A wind farm currently supplies the city of Palm Springs with its entire electrical energy needs. Windmills become more efficient and inexpensive every day, but the initial cost remains high. And, not every locale contains the right meteorological conditions to support wind power.

Wave power offers the promise of using the massive power of tides and waves to capture both advancing and receding ocean currents. This group of technologies is still in the formulative stages. And, while a considerable amount of energy could be derived from waves, some a potential drawback might be damage to sensitive shoreline eco-systems.

River-based hydro (water) power is the titan of renewable energy in the U.S. 97 percent of all renewable energy comes from hydro plants. Surprisingly enough though, only 3% of existing U.S. dams generate hydro power. Many existing dams could be retrofitted with turbines to generate power. And, aside from the obvious environmental impacts these water storage and recreation dams represent, tapping many existing dams would cause little additional impact, while yielding potentially major energy benefits.

Solar power might eventually satisfy most human energy needs. After all, the Sun (in concert with the Earth) directly or indirectly creates most biotic energy, including fossil fuels. Unfortunately, the research and technology required to utilize solar energy remains under funded and marginalized. Solar photovoltaic (battery) power is useful for localized remote applications and could possibly power cars in the future. Solar thermal power has been a reliable source of water heating for several decades. The future of large-scale solar concentrating stations in sunny climates is promising, but initially expensive.

Ethanol and bio-diesel seem like reasonable immediate substitute fuels for at least some automobiles, but widespread use is at least five years to a decade away. And, it remains to be seen whether the agricultural costs of bio-diesel and other plant-based fuels justify the switch from oil.

Biomass power plants now exist in the Northeast, Southeast and West. These plants keep waste vegetation (biomass) out of landfills through a super-heating process that converts biomass into gas or electrical power. But, growing biomass for fuel (aside from pre-existing agricultural waste) exacts high environmental and agricultural costs related to pesticides, erosion, cultivation and land use.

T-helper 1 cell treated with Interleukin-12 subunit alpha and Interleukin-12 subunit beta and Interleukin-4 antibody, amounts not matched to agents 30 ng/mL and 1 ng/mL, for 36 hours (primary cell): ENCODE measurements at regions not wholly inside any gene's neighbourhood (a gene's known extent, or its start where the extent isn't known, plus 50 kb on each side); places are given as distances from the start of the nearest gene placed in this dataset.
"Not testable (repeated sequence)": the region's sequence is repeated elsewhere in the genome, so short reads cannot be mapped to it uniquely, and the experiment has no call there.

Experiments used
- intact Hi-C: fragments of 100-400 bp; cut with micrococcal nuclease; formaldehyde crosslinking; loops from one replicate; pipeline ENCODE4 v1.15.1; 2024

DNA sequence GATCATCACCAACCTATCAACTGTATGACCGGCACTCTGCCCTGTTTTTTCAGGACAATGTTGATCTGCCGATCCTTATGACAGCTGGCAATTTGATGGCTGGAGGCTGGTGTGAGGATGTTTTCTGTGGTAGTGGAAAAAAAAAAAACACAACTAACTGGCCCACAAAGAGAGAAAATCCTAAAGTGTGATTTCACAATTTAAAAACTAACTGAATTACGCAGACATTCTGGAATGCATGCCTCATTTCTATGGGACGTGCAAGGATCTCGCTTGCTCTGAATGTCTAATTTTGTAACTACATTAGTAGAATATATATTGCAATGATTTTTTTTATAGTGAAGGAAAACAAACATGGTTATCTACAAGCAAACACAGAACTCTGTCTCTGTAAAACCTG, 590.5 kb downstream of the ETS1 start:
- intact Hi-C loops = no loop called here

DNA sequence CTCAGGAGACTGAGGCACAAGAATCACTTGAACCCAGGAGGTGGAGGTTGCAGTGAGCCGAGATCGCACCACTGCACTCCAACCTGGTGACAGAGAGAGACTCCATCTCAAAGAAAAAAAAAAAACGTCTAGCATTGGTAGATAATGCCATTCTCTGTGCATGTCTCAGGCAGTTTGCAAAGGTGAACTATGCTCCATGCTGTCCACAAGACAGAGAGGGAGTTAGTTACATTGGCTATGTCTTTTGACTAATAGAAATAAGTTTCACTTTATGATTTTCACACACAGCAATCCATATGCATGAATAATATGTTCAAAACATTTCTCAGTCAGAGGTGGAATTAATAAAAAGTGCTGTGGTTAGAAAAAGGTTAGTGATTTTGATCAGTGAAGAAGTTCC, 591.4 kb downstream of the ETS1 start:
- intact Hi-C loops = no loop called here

Geo-thermal power is currently relegated to areas with surface or near-surface geo-thermal activity. Areas with volcanic activity are obvious sources, but many of these locations are also relatively sensitive eco-systems and natural treasures-the Hawaiian Islands, Iceland, Yellowstone National Park, etc. Deep geo-thermal tapping could eventually provide an almost inexhaustible source of energy, but is not economically feasible now.

Many of these renewable energy sources are in current use and supplement fossil fuels. However, unless drastic consumer and policy changes occur in the immediate future, renewable energy sources cannot be viewed as large-scale replacements for coal, gas and oil.

A Heretical Alternative

At least one leader of the environmental movement has proposed a heretical alternative. James Lovelock, the author of the Gaia hypothesis, recently shocked environmental advocates by suggesting nuclear power as the only realistic way to halt global warming.

Widespread use of nuclear power is a controversial long-term option, but it should be objectively evaluated in the short-term as a potential stop-gap solution to stem the tide of global warming and reduce warfare surrounding oil.

Like any other source of fuel, nuclear power has advantages and disadvantages. The disadvantages of nuclear power are widely known and highly stigmatized. But, are the stigmas objective? Lovelock and a group called Environmentalists for Nuclear Energy don't think so.

The disadvantages of nuclear power are well-known. Radioactive fuel and waste have exceptionally long half-lives. The possibility of a reactor breach poses risks of uncontainable contamination similar to the meltdown at Chernobyl. And, storage facilities for high-level waste are extremely limited. However, the advantages of nuclear power are real. Nuclear power could directly eliminate some undeniably ugly effects of fossil fuel consumption-CO2 emissions, particulate pollution, mining, drilling and spills. An additional, and by no means minor benefit of nuclear power would be a swift diffusion of oil-centered conflict (Gulf I, Afghanistan, Gulf II...). It might be time to look at nuclear power again.

Riding a bike to work, buying "green" products and pretending everything is okay isn't enough anymore. These steps might benefit individual health and well-being, but when evaluated over the breadth of all humanity, the effect of these isolated acts is negligible. The truth is, we either "get it together" as a species and begin to contain energy use and chose renewable fuel sources or we may find our species in a world of hurt. It's time for humans to recognize that saving our species by moderating our behavior is the best thing we can do for the Earth. </font>


#38 Guest_myco_*

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Posted 19 July 2004 - 07:27 PM

maybe nuclear power will have its APPROPRIATE use in a far future, just like oil
oil will be needed for a long time since far too many products are petrochem based, something like 70% of chem products if i remember correctly.
for transportation in a next century already it may be something of the past
maybe it is time for the oilbarons to get out the plans and ideas for oil alternatives, they bought over the years or is that just another myth ?